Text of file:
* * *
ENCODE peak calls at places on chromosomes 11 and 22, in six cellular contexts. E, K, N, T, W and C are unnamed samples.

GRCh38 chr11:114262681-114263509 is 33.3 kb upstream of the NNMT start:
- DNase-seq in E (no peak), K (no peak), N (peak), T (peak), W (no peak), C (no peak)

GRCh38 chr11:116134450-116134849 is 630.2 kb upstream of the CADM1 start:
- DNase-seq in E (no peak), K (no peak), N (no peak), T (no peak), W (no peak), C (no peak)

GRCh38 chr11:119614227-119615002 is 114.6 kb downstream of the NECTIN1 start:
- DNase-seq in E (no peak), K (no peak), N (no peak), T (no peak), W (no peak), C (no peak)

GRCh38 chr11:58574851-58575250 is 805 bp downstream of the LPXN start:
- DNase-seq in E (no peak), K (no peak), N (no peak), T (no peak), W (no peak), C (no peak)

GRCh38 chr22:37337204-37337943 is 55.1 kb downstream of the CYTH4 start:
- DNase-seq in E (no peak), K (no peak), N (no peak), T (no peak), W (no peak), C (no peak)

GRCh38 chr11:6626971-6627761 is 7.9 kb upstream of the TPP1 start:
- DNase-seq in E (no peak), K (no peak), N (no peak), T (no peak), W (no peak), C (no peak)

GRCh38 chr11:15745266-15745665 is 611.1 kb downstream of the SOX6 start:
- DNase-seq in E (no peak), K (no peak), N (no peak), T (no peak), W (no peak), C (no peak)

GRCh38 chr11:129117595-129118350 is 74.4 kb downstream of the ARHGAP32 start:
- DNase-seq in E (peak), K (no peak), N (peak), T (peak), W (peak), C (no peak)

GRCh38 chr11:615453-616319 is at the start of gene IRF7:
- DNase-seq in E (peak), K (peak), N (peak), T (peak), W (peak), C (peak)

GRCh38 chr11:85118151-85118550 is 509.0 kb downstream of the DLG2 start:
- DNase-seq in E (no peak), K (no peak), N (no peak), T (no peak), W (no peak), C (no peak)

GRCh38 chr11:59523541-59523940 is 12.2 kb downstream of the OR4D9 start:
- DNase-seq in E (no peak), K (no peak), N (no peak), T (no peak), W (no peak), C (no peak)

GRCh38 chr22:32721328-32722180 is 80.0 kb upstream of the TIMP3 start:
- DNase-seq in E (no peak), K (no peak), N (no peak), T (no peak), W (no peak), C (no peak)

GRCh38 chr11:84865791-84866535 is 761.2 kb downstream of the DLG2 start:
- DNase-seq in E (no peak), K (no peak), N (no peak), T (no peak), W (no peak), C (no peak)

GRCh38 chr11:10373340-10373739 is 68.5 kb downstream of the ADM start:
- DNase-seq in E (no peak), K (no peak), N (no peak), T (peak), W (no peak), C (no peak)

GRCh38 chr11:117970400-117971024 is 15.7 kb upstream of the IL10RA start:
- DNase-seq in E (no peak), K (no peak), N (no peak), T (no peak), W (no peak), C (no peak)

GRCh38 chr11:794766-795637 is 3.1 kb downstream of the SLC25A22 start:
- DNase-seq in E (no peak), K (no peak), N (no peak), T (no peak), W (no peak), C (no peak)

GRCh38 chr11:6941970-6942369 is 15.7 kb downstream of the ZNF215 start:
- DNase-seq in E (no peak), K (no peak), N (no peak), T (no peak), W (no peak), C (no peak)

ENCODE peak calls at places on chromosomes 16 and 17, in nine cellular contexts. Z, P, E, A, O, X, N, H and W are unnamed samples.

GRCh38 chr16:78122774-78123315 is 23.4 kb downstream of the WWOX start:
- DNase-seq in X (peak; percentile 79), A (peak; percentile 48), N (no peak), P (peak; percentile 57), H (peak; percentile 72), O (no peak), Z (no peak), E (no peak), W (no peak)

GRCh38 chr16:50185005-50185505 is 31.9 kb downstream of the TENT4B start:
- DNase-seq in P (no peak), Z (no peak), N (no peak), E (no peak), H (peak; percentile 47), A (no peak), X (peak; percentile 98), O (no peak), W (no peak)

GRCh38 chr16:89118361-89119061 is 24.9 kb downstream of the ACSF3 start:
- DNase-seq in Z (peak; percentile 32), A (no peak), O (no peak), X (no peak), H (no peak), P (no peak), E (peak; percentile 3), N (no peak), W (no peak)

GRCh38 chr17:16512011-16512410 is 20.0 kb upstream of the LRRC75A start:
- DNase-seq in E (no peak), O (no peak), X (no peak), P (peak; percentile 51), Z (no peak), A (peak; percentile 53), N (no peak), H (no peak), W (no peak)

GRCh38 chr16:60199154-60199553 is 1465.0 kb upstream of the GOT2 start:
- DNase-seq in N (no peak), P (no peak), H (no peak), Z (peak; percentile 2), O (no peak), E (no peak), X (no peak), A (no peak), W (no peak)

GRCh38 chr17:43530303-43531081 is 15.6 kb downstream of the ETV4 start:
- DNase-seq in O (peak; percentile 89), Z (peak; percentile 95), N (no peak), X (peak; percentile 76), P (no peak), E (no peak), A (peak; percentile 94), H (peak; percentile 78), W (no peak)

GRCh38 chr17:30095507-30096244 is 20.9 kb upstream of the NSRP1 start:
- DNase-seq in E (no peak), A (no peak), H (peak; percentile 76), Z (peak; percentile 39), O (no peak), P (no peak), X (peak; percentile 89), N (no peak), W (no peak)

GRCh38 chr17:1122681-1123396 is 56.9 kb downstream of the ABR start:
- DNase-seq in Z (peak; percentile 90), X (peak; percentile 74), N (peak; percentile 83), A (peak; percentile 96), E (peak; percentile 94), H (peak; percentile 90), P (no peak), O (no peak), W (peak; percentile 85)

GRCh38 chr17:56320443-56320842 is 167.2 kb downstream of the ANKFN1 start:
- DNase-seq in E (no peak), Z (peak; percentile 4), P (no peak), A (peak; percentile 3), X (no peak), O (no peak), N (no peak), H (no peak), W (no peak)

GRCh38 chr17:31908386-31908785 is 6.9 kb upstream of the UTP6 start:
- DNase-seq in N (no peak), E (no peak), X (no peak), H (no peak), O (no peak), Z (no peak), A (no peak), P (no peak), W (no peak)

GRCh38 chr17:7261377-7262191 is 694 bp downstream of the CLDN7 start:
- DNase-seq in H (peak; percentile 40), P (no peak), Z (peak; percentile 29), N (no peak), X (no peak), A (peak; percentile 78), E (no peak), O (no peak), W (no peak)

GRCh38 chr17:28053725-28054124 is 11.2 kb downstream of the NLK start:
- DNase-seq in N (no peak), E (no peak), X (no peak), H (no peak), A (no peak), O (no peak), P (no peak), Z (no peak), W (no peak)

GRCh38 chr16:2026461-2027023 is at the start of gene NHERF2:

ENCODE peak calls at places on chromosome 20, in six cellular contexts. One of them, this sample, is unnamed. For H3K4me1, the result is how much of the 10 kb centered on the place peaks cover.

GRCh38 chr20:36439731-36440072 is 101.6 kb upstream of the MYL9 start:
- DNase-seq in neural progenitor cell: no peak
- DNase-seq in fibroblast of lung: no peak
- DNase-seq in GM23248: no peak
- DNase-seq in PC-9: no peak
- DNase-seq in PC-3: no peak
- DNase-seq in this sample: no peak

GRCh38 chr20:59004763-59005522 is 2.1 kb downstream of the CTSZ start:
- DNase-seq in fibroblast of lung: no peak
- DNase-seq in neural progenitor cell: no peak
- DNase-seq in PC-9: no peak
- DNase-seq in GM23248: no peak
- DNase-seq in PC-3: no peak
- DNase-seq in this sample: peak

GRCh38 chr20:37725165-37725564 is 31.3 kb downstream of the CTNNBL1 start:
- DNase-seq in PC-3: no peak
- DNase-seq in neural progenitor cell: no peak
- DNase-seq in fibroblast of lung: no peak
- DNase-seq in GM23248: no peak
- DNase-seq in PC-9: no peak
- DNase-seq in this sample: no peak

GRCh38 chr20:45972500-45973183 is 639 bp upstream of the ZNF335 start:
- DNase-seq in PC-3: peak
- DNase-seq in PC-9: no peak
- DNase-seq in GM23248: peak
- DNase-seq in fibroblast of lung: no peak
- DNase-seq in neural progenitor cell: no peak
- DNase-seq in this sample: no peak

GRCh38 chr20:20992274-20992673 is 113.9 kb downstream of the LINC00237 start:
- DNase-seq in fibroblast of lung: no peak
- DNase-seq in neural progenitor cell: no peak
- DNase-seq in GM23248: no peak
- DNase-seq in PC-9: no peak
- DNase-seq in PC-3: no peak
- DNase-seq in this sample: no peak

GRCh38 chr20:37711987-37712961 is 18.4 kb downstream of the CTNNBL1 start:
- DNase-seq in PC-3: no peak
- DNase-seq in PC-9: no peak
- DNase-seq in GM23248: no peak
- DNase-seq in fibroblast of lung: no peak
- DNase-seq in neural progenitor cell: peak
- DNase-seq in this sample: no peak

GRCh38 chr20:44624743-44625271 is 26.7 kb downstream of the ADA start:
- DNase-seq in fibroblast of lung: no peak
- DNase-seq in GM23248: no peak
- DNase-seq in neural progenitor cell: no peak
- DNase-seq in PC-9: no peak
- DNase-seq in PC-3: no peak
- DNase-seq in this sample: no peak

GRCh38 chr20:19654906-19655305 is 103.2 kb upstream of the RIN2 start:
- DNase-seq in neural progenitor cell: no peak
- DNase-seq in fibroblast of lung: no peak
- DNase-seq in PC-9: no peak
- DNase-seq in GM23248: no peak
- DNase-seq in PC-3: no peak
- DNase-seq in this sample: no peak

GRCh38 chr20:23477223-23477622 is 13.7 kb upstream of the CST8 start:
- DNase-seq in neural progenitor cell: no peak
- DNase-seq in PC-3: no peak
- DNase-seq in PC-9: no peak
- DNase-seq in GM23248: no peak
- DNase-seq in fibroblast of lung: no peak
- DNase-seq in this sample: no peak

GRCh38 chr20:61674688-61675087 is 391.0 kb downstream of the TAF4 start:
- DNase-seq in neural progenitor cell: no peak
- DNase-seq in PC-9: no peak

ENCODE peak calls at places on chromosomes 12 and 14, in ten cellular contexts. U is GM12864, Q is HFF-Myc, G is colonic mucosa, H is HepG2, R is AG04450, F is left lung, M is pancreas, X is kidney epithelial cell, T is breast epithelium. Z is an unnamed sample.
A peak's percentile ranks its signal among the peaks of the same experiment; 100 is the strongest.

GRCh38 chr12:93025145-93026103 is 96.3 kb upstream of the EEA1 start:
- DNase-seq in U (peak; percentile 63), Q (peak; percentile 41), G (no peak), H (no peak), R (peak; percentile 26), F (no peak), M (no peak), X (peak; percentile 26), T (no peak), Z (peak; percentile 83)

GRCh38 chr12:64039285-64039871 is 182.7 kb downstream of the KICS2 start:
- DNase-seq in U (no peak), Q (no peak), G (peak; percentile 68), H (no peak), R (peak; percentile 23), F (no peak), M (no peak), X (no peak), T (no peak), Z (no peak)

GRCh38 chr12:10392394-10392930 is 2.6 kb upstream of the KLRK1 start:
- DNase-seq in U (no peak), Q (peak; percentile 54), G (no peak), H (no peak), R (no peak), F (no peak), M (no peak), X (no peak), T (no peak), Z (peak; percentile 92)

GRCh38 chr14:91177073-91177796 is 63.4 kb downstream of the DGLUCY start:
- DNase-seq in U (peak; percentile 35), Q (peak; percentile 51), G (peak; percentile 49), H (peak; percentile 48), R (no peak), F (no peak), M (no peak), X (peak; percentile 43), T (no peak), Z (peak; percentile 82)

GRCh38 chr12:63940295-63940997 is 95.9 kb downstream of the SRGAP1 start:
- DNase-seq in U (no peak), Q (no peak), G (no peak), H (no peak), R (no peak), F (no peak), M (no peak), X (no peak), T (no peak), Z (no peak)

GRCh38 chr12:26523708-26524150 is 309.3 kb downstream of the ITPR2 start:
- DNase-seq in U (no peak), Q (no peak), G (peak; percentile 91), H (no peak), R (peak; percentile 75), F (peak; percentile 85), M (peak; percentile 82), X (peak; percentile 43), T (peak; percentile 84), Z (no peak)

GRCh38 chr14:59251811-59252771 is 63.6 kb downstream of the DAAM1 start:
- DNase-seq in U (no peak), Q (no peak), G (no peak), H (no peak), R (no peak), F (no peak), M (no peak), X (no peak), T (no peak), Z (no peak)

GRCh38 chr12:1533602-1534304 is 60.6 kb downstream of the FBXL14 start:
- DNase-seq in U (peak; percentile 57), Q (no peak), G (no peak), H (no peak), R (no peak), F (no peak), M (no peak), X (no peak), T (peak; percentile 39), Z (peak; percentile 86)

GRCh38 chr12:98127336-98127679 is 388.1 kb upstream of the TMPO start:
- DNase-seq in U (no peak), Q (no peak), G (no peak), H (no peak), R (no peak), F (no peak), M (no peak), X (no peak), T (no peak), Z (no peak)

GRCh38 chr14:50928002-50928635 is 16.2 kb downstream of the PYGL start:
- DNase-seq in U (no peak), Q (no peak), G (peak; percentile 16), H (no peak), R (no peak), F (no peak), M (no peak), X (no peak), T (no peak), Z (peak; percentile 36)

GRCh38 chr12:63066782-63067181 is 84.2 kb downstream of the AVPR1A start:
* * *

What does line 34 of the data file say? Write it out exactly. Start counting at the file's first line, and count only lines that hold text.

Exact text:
GRCh38 chr11:6941970-6942369 is 15.7 kb downstream of the ZNF215 start: